What sort of musical changes have you been through?
Richard: We do things that go back two and a half years, and stuff that was written only a couple of months ago.
Steve: The new stuff’s better.
Have you ever been interviewed by NME or anything?
Steve: No, mainly because they’ve never heard of us. That’s something they have in common with most of the population of most places. There’s about four people in Hemel who’ve heard of us!
Pete: We played at the Nowhere Club.
Have you got any sort of following?
Steve: We had people at Acklam Hall call out for a song.
How often do you gig?
Steve: We’re gonna do more now that we’ve got the tape.
How are you gonna distribute the tape?
Pete: It should be reviewed in Sounds next week. Plus, the gig at the Rock Garden should be reviewed.
Richard: We’re not gonna distribute it. We only really made it to send to people.
Pete: If people wanna buy it, they can write and we’ll get some more made.
Mac: I wouldn’t have thought there’d be a demand for it. I wouldn’t buy a cassette with three tracks on it, would you?
Pete: When we’ve had songs on other cassettes before, people write in and ask about Voletones stuff.
Which cassettes are these?
Pete: Lizards In My Lounge on the Left Luggage label, we’ve got five tracks on that.
All recorded at Street Level?
Steve: Yeah, before I joined.
Mac: The first one we did had loads of feel on it.
Richard: But it’s a bit of a mess, recording wise. A bad sound.
I thought Speaking Clock (the new 3 track cassette tape) had a pretty clean sound.
Richard: We had a lot of trouble with the first tape we did, partly due to the people who were producing it who didn’t really know what they were doing. We played it all right, but it wasn’t produced properly. We had a different bloke to produce the three track one, we did it a lot better.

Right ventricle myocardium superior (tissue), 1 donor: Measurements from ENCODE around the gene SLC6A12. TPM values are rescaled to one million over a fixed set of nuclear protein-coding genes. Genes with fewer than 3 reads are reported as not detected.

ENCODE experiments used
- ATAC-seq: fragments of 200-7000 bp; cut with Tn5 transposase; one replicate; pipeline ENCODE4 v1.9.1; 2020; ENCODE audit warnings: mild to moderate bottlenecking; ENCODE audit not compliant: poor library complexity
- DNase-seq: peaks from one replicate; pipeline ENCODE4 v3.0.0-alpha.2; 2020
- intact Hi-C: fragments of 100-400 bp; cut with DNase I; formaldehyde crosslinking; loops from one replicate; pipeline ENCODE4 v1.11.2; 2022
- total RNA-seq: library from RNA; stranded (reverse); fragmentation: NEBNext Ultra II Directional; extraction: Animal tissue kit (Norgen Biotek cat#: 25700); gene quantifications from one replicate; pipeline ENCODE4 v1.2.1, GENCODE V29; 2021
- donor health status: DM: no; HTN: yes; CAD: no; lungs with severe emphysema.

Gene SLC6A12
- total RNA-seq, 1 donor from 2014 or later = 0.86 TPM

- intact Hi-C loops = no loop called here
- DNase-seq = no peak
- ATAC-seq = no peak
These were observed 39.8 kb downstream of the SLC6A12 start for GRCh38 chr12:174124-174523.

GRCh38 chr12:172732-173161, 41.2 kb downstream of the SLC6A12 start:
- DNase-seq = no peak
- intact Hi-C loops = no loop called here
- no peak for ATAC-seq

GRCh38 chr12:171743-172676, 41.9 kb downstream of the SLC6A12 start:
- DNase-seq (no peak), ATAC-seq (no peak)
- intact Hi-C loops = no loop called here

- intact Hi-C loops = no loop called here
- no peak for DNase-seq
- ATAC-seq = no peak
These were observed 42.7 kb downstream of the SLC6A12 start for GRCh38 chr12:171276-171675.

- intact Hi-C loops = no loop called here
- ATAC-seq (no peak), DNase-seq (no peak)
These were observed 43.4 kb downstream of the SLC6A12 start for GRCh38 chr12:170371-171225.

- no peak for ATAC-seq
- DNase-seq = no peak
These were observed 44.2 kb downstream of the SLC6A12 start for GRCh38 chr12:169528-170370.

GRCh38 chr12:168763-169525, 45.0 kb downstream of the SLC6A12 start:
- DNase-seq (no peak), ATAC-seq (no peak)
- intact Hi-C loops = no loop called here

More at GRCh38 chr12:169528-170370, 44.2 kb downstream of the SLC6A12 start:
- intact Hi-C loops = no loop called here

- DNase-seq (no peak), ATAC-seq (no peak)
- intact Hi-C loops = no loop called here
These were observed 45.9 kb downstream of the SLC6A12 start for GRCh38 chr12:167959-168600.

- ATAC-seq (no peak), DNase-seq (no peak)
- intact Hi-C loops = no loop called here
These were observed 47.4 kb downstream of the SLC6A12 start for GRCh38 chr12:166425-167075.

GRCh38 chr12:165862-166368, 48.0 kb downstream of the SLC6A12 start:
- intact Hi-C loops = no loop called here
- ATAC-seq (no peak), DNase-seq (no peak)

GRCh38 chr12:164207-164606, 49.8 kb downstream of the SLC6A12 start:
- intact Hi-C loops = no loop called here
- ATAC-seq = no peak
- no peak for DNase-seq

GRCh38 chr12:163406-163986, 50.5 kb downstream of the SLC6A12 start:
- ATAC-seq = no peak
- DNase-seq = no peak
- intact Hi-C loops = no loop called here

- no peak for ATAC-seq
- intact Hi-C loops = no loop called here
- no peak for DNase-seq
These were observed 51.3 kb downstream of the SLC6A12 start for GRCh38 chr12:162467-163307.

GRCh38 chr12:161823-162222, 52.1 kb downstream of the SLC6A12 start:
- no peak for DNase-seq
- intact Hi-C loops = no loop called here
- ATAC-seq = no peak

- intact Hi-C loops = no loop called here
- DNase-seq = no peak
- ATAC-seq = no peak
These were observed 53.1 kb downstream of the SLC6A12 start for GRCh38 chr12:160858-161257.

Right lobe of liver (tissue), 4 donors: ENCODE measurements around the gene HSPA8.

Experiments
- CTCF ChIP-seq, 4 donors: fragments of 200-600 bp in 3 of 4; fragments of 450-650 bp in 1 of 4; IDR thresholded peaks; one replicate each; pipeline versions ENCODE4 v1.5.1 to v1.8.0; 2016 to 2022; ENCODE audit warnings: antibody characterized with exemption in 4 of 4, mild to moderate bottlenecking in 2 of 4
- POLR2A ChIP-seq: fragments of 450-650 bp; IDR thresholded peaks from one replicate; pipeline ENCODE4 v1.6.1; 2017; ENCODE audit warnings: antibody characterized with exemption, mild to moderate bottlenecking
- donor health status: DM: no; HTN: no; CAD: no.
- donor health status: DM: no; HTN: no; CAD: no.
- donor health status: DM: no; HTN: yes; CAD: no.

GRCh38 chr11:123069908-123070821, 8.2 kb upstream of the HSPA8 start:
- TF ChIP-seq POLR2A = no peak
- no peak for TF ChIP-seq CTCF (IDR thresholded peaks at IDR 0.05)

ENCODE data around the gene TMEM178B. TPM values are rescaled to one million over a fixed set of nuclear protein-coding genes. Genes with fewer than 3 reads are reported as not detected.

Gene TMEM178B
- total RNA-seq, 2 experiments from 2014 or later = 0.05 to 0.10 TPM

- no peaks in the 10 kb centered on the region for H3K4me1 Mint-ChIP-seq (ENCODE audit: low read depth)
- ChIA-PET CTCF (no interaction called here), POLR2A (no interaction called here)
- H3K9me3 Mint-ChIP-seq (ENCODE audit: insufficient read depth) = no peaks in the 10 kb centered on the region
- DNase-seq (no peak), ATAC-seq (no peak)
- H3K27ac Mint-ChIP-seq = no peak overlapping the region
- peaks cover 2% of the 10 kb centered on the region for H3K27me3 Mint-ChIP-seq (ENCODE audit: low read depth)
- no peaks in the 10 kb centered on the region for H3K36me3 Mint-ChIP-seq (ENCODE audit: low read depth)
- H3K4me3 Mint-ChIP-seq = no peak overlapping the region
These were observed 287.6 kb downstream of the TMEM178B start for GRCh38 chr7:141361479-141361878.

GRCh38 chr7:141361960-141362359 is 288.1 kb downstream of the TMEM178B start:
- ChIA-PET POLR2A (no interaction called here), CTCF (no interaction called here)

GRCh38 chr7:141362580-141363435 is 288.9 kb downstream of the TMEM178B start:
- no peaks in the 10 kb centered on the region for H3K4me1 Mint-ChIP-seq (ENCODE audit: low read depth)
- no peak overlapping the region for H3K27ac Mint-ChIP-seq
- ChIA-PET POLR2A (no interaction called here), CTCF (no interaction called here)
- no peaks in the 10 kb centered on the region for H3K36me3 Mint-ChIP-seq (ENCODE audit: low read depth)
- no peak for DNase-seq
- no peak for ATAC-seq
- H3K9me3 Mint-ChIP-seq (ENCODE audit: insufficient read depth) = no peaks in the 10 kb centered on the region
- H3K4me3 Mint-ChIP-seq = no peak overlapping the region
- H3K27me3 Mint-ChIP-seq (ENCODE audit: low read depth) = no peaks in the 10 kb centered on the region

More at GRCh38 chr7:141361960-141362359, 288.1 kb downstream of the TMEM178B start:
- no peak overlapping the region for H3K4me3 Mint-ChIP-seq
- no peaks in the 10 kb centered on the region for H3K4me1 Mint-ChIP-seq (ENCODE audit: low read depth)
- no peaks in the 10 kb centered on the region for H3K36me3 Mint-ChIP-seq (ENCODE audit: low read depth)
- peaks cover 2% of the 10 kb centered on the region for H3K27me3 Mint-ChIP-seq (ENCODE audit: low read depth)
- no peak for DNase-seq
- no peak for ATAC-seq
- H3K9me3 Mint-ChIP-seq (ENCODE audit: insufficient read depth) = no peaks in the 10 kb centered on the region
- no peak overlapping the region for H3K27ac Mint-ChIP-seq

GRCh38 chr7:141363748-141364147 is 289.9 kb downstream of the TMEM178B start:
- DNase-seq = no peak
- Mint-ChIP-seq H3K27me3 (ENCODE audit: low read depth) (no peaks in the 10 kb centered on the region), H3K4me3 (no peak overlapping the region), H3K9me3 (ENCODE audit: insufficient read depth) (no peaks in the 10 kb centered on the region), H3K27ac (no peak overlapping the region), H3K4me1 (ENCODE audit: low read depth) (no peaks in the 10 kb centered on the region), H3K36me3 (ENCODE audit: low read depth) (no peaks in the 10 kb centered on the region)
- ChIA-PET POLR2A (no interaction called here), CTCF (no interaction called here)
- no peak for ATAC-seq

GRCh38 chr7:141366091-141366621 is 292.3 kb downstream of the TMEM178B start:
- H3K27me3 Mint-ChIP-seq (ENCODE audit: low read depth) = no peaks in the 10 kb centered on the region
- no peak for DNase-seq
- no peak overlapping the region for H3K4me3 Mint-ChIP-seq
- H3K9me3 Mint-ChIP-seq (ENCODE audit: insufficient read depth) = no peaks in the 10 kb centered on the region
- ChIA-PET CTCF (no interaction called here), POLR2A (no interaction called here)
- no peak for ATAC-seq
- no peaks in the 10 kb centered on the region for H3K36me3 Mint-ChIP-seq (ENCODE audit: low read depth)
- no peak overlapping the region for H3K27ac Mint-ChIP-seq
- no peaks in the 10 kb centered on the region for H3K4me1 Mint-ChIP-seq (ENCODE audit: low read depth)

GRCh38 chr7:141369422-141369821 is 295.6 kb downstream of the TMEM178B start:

Pete: It was produced by us with Steffe Sharpstrings.
Was it quite a live recording, or was there a lot of production?
Richard: No, there was very little production really. It’s just sort of a basement in Bristol Gardens.
Steve: It’s a dump, but it’s cheap.
Richard: The record’s been played in Germany and Ireland.
Pete: I got Poisoned played on John Peel, and on Irish Radio three times.
What about Germany?
Pete: That’s the Left Luggage tape. It’s been played by some station, but I can’t remember where it is. Germany somewhere.
How do you fancy doing a John Peel session?
Steve: Do you get paid for it? (to Pete) Do you fancy doing a John Peel session?
Pete: He hasn’t asked us.
Anything deep and meaningful behind the name of the band?
Steve: Yes, Pete was really drunk and he was crawling round on the floor and he walked into Richard’s guitar “Oh, Vol, Tone, Vol, Tone ” so they were called the Tonevoles for a couple of weeks; that didn’t take off, so The Voletones it became.
Pete: I met this bloke from Sweden once who’d heard of us and he said (adopting accent) “You are ze singer in the Wallytones!” I couldn’t deny it.
How do you categorize your music?
Mac: It’s pop.
Pete: West 14 music.
Steve: The Voletones: the pride of West 14.
Would you do any cover versions?
Pete: I’d like to do a song called Dr Kitch, by Dr Kitch about this woman who can’t stand the size of his needle. The chorus is “She push it in, she push it out, it’s terrible, Dr Kitch, I can’t stand the size of your needle.”